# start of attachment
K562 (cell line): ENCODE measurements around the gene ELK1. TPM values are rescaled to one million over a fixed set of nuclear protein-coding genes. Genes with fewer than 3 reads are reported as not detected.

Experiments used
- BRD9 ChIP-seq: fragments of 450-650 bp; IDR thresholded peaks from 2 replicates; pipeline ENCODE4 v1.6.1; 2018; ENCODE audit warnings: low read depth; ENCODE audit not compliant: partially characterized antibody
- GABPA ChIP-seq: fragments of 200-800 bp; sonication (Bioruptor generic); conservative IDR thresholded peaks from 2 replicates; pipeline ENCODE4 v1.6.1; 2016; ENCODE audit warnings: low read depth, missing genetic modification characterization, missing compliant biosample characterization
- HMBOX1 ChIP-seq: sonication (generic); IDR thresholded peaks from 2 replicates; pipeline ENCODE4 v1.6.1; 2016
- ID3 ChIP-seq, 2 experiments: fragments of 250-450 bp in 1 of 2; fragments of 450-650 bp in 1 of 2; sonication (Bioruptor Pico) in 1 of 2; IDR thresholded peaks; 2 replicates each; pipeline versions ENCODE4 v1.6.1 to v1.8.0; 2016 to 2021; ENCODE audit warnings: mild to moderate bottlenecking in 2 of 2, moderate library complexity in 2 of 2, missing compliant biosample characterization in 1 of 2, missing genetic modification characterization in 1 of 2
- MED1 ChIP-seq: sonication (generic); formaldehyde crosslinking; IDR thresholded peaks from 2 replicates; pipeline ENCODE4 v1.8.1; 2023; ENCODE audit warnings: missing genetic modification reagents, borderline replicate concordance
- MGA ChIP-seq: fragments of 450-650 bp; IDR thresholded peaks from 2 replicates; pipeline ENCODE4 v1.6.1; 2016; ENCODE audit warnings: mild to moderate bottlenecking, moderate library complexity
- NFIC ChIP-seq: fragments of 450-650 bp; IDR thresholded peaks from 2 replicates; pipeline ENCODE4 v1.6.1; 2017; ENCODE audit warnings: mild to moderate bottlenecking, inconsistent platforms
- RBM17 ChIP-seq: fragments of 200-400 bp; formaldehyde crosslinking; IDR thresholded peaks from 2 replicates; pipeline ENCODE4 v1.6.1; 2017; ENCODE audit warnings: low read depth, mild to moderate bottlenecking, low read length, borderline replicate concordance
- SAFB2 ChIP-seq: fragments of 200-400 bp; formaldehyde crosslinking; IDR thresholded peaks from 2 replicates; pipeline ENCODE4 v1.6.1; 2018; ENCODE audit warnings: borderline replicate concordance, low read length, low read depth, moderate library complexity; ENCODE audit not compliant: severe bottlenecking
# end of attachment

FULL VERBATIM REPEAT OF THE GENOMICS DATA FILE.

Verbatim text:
K562 (cell line): ENCODE measurements around the gene ELK1. TPM values are rescaled to one million over a fixed set of nuclear protein-coding genes. Genes with fewer than 3 reads are reported as not detected.

Experiments used
- BRD9 ChIP-seq: fragments of 450-650 bp; IDR thresholded peaks from 2 replicates; pipeline ENCODE4 v1.6.1; 2018; ENCODE audit warnings: low read depth; ENCODE audit not compliant: partially characterized antibody
- GABPA ChIP-seq: fragments of 200-800 bp; sonication (Bioruptor generic); conservative IDR thresholded peaks from 2 replicates; pipeline ENCODE4 v1.6.1; 2016; ENCODE audit warnings: low read depth, missing genetic modification characterization, missing compliant biosample characterization
- HMBOX1 ChIP-seq: sonication (generic); IDR thresholded peaks from 2 replicates; pipeline ENCODE4 v1.6.1; 2016
- ID3 ChIP-seq, 2 experiments: fragments of 250-450 bp in 1 of 2; fragments of 450-650 bp in 1 of 2; sonication (Bioruptor Pico) in 1 of 2; IDR thresholded peaks; 2 replicates each; pipeline versions ENCODE4 v1.6.1 to v1.8.0; 2016 to 2021; ENCODE audit warnings: mild to moderate bottlenecking in 2 of 2, moderate library complexity in 2 of 2, missing compliant biosample characterization in 1 of 2, missing genetic modification characterization in 1 of 2
- MED1 ChIP-seq: sonication (generic); formaldehyde crosslinking; IDR thresholded peaks from 2 replicates; pipeline ENCODE4 v1.8.1; 2023; ENCODE audit warnings: missing genetic modification reagents, borderline replicate concordance
- MGA ChIP-seq: fragments of 450-650 bp; IDR thresholded peaks from 2 replicates; pipeline ENCODE4 v1.6.1; 2016; ENCODE audit warnings: mild to moderate bottlenecking, moderate library complexity
- NFIC ChIP-seq: fragments of 450-650 bp; IDR thresholded peaks from 2 replicates; pipeline ENCODE4 v1.6.1; 2017; ENCODE audit warnings: mild to moderate bottlenecking, inconsistent platforms
- RBM17 ChIP-seq: fragments of 200-400 bp; formaldehyde crosslinking; IDR thresholded peaks from 2 replicates; pipeline ENCODE4 v1.6.1; 2017; ENCODE audit warnings: low read depth, mild to moderate bottlenecking, low read length, borderline replicate concordance
- SAFB2 ChIP-seq: fragments of 200-400 bp; formaldehyde crosslinking; IDR thresholded peaks from 2 replicates; pipeline ENCODE4 v1.6.1; 2018; ENCODE audit warnings: borderline replicate concordance, low read length, low read depth, moderate library complexity; ENCODE audit not compliant: severe bottlenecking